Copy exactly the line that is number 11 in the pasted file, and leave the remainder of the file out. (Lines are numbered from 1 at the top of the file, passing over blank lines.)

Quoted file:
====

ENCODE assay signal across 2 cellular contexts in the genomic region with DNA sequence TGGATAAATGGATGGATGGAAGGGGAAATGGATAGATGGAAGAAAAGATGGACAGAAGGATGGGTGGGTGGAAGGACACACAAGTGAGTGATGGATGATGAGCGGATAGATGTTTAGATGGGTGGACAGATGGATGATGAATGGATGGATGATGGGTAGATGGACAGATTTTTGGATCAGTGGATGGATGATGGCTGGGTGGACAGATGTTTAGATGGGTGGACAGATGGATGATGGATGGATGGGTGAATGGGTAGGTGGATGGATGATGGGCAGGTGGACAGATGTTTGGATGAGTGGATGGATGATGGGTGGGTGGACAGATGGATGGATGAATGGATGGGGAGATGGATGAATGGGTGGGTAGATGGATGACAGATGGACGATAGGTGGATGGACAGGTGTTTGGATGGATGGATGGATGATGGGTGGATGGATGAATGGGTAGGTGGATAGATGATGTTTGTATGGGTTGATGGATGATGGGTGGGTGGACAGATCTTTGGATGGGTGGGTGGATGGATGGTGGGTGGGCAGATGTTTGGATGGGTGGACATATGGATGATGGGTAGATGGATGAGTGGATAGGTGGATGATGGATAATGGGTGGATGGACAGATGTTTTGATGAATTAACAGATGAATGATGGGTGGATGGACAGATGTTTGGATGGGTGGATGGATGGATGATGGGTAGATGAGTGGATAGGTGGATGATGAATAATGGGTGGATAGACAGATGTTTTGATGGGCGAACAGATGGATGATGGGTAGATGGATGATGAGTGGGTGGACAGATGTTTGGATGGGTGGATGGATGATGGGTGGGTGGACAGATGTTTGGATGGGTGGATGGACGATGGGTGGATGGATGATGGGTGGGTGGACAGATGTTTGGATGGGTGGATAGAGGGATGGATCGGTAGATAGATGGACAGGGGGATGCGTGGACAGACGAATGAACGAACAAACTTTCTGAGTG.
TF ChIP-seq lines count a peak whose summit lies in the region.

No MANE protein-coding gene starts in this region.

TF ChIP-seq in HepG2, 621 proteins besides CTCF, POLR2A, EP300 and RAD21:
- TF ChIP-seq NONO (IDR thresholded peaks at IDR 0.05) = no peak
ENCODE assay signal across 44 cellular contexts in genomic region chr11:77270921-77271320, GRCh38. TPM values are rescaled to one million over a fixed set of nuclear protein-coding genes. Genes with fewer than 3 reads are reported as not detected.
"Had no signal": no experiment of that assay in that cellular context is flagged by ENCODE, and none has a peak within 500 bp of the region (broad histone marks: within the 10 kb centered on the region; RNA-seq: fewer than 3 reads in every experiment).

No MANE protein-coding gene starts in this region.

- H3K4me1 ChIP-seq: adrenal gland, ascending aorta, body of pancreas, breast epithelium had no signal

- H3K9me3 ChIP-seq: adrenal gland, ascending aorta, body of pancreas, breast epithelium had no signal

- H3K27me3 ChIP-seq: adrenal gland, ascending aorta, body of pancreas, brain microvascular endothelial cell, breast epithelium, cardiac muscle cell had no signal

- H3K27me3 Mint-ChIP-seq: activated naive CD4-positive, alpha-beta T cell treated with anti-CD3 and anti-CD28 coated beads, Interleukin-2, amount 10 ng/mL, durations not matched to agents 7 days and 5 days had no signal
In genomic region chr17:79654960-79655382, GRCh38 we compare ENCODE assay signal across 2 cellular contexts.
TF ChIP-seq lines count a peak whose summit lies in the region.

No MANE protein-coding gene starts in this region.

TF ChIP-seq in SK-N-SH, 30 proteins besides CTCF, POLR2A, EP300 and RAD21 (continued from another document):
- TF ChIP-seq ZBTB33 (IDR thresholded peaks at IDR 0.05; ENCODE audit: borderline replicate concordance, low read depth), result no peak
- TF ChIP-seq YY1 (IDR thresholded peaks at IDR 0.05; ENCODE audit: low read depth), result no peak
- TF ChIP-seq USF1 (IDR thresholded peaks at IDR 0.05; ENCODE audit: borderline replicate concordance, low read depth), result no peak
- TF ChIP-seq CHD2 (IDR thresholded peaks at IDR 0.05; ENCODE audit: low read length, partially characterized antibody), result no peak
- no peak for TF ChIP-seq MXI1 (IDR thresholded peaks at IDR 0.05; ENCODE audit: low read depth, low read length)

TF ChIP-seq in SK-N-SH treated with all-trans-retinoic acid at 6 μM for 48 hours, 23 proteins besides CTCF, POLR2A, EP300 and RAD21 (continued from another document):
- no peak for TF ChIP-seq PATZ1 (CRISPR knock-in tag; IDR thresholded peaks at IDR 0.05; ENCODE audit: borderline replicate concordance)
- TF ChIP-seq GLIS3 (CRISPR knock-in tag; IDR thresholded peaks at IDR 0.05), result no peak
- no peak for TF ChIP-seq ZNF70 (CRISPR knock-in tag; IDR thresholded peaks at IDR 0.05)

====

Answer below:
- H3K27me3 ChIP-seq: adrenal gland, ascending aorta, body of pancreas, brain microvascular endothelial cell, breast epithelium, cardiac muscle cell had no signal